Lesson #4: Look at 100 properties to buy 1 property.

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The “Mega 3” Apartment Forecasting Report: Ray Dalio, Warren Buffet + George Soros On The Economy

Every quarter, I’ll update the economic apartment forecasting that both Ray Dalio, Warren Buffett and George Soros have on the economy.

Ray Dalio

Ray Dalio has been analyzing China for 36 years. Dalio believes the current state of the US resemble the late 1930s prior to World War II. Interestingly, there was no major stock market crash in the late 1930s and 1940s.

This time the US is like Europe in the late 1930s and China is like America was in the 1930s. The US like Europe in the late 1930s will feel a lot of pressure to sell bonds and also Dalio believes that the Feds will have limited power to save the economy. He forecasts a flight where capital flees the US but capital restrictions will block it from China.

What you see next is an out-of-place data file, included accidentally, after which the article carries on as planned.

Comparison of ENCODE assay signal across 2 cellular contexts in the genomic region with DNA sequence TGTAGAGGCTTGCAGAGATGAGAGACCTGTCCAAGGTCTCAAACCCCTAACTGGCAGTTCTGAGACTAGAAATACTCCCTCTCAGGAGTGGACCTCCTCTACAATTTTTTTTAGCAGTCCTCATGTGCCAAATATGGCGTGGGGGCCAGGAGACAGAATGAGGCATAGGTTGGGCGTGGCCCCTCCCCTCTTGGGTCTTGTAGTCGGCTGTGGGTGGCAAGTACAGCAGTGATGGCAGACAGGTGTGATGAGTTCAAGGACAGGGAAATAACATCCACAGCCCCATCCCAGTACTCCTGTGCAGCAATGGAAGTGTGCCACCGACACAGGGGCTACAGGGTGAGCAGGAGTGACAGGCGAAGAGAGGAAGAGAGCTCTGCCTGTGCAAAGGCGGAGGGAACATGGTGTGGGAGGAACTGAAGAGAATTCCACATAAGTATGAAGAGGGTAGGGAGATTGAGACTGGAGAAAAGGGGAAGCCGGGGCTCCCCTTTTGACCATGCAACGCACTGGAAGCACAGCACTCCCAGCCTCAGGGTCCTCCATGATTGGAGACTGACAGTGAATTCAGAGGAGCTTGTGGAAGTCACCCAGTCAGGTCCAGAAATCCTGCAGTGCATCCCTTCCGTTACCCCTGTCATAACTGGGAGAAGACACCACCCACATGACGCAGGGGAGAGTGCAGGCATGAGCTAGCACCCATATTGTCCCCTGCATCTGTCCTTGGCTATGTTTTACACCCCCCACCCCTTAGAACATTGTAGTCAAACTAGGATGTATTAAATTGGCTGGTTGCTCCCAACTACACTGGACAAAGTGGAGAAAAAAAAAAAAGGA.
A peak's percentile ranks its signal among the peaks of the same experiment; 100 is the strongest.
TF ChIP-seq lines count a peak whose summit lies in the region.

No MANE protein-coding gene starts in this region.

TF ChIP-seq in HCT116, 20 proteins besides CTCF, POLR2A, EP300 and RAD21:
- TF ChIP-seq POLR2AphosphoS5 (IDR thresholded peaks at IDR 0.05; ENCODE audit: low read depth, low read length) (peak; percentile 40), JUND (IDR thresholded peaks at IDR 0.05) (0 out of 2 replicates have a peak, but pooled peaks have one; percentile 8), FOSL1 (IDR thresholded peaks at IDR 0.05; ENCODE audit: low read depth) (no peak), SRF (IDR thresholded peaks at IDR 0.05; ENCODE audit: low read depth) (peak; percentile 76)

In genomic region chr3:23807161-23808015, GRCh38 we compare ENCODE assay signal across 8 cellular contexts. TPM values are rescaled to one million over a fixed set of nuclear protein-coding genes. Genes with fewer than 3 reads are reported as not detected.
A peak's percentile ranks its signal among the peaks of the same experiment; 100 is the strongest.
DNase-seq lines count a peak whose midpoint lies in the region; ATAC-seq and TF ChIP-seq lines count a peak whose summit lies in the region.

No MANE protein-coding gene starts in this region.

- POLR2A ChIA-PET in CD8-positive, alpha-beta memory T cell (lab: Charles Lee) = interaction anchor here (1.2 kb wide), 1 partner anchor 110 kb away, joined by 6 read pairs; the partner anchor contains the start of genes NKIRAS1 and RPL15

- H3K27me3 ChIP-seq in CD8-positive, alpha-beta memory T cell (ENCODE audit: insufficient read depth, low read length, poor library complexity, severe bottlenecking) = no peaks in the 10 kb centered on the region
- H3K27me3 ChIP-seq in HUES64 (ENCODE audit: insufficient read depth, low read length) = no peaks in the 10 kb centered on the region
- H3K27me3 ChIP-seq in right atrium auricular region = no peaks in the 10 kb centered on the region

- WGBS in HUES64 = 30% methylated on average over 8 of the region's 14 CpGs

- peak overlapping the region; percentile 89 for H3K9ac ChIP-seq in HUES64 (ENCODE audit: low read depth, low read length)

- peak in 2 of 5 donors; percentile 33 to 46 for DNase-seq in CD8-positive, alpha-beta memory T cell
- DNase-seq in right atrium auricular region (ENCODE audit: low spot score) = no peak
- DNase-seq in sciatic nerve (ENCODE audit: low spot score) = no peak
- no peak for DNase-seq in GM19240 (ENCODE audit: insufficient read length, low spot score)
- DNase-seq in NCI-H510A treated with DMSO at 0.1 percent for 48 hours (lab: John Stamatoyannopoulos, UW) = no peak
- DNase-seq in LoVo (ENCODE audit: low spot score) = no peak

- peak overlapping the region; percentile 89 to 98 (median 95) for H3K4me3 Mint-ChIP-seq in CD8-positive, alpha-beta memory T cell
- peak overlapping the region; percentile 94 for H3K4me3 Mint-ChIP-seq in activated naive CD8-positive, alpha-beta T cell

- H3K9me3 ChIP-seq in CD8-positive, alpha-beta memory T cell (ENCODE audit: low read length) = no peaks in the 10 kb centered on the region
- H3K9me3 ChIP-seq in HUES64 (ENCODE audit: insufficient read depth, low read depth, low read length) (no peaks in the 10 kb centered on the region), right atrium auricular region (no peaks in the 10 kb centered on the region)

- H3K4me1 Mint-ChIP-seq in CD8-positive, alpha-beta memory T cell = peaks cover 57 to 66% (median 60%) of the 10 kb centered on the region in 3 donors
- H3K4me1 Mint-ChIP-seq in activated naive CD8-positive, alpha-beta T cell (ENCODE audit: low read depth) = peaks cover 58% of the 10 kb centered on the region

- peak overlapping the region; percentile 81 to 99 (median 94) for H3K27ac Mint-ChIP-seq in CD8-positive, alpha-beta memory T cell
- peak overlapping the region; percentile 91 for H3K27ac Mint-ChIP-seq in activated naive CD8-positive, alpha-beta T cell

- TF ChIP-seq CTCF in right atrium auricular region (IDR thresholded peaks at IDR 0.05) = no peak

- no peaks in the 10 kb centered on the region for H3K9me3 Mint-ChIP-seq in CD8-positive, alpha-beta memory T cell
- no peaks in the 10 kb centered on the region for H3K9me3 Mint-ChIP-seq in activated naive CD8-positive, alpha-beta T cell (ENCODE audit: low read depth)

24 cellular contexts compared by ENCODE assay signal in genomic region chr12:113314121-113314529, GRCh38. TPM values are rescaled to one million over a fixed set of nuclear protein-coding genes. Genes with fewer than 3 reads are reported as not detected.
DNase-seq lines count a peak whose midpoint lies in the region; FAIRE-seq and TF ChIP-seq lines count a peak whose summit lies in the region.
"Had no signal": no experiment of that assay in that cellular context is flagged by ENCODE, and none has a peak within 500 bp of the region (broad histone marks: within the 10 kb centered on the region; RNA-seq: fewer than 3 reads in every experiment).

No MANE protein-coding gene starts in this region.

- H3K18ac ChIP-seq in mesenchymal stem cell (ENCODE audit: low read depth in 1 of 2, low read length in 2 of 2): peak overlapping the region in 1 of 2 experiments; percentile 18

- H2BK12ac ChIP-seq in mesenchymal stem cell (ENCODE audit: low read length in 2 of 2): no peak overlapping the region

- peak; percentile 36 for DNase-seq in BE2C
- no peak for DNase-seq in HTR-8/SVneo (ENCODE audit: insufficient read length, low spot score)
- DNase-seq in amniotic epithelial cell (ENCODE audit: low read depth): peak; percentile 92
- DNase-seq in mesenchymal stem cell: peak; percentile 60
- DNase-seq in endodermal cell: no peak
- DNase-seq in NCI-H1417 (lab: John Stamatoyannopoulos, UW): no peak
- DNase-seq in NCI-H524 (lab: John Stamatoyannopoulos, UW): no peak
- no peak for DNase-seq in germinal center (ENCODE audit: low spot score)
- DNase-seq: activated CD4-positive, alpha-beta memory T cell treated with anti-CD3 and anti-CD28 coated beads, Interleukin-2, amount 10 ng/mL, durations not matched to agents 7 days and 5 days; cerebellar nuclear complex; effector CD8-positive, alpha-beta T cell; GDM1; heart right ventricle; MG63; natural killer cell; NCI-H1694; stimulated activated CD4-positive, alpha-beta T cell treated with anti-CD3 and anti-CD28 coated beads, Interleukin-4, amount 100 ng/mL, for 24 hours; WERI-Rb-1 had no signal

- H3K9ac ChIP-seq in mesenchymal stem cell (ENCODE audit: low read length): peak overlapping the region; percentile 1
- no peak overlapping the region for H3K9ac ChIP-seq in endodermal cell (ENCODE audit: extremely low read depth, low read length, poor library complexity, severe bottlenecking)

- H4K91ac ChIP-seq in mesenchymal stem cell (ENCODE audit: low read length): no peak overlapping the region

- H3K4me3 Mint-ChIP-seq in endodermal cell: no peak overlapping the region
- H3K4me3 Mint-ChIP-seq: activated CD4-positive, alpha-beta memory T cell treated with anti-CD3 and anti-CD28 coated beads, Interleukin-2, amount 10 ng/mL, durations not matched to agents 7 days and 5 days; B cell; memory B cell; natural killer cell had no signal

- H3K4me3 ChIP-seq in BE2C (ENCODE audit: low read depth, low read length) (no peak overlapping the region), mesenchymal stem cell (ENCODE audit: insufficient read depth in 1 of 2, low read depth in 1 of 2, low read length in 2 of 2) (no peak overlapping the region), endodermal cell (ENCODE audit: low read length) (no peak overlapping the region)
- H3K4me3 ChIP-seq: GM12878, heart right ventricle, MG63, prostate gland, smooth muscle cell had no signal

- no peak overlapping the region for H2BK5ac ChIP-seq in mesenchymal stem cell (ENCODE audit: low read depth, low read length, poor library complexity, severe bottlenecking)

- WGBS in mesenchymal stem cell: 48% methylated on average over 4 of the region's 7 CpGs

The world is now divided between countries that have to decide to side with the US or China. If a country needs military protection, they side with the US. If a country needs economic stimulus, they side with China.

In a financial or military crisis, the President of the US will use it’s emergy powers to cut off capital flows to China, freeze payments on debt owed to China and apply sanctions.

Warren Buffet

Warren Buffet raised eyebrows when he bought 21 millions of Barrick Gold worth $563 million while selling Wells Fargo, JPMorgan and Goldman stakes. This is the same Buffett who said about gold just a few years ago, “It has no utility. Anyone watching from Mars would be scratching their head.”